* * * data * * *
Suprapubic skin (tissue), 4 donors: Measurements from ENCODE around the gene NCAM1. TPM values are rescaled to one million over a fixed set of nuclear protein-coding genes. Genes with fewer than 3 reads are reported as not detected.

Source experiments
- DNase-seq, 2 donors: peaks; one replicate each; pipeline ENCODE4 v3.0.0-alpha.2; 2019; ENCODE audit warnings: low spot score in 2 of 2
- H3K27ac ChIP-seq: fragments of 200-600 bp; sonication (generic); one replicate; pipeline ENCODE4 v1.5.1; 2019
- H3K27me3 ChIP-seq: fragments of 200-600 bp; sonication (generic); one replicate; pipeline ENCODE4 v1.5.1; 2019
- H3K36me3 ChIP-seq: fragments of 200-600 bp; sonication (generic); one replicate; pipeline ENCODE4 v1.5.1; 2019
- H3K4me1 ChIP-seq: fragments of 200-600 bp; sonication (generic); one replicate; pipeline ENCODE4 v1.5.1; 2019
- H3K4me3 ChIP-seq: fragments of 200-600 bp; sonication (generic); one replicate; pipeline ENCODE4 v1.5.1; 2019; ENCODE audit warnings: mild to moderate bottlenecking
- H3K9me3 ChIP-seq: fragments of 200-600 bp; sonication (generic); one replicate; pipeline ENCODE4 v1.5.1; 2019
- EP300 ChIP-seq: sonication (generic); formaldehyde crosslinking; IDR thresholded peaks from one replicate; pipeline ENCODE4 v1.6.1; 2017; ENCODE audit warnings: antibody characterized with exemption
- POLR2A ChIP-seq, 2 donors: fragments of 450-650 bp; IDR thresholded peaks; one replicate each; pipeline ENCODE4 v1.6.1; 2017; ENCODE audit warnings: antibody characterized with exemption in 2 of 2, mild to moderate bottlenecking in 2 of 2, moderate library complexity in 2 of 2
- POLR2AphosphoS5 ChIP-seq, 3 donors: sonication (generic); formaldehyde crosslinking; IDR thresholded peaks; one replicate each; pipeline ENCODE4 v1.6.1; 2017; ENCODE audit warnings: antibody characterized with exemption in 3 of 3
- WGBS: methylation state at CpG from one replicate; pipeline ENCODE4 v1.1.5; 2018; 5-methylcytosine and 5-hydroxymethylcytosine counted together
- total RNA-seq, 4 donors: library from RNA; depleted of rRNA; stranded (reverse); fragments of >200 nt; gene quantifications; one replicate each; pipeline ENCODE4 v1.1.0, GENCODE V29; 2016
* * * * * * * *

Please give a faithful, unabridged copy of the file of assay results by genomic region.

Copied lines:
Suprapubic skin (tissue), 4 donors: Measurements from ENCODE around the gene NCAM1. TPM values are rescaled to one million over a fixed set of nuclear protein-coding genes. Genes with fewer than 3 reads are reported as not detected.

Source experiments
- DNase-seq, 2 donors: peaks; one replicate each; pipeline ENCODE4 v3.0.0-alpha.2; 2019; ENCODE audit warnings: low spot score in 2 of 2
- H3K27ac ChIP-seq: fragments of 200-600 bp; sonication (generic); one replicate; pipeline ENCODE4 v1.5.1; 2019
- H3K27me3 ChIP-seq: fragments of 200-600 bp; sonication (generic); one replicate; pipeline ENCODE4 v1.5.1; 2019
- H3K36me3 ChIP-seq: fragments of 200-600 bp; sonication (generic); one replicate; pipeline ENCODE4 v1.5.1; 2019
- H3K4me1 ChIP-seq: fragments of 200-600 bp; sonication (generic); one replicate; pipeline ENCODE4 v1.5.1; 2019
- H3K4me3 ChIP-seq: fragments of 200-600 bp; sonication (generic); one replicate; pipeline ENCODE4 v1.5.1; 2019; ENCODE audit warnings: mild to moderate bottlenecking
- H3K9me3 ChIP-seq: fragments of 200-600 bp; sonication (generic); one replicate; pipeline ENCODE4 v1.5.1; 2019
- EP300 ChIP-seq: sonication (generic); formaldehyde crosslinking; IDR thresholded peaks from one replicate; pipeline ENCODE4 v1.6.1; 2017; ENCODE audit warnings: antibody characterized with exemption
- POLR2A ChIP-seq, 2 donors: fragments of 450-650 bp; IDR thresholded peaks; one replicate each; pipeline ENCODE4 v1.6.1; 2017; ENCODE audit warnings: antibody characterized with exemption in 2 of 2, mild to moderate bottlenecking in 2 of 2, moderate library complexity in 2 of 2
- POLR2AphosphoS5 ChIP-seq, 3 donors: sonication (generic); formaldehyde crosslinking; IDR thresholded peaks; one replicate each; pipeline ENCODE4 v1.6.1; 2017; ENCODE audit warnings: antibody characterized with exemption in 3 of 3
- WGBS: methylation state at CpG from one replicate; pipeline ENCODE4 v1.1.5; 2018; 5-methylcytosine and 5-hydroxymethylcytosine counted together
- total RNA-seq, 4 donors: library from RNA; depleted of rRNA; stranded (reverse); fragments of >200 nt; gene quantifications; one replicate each; pipeline ENCODE4 v1.1.0, GENCODE V29; 2016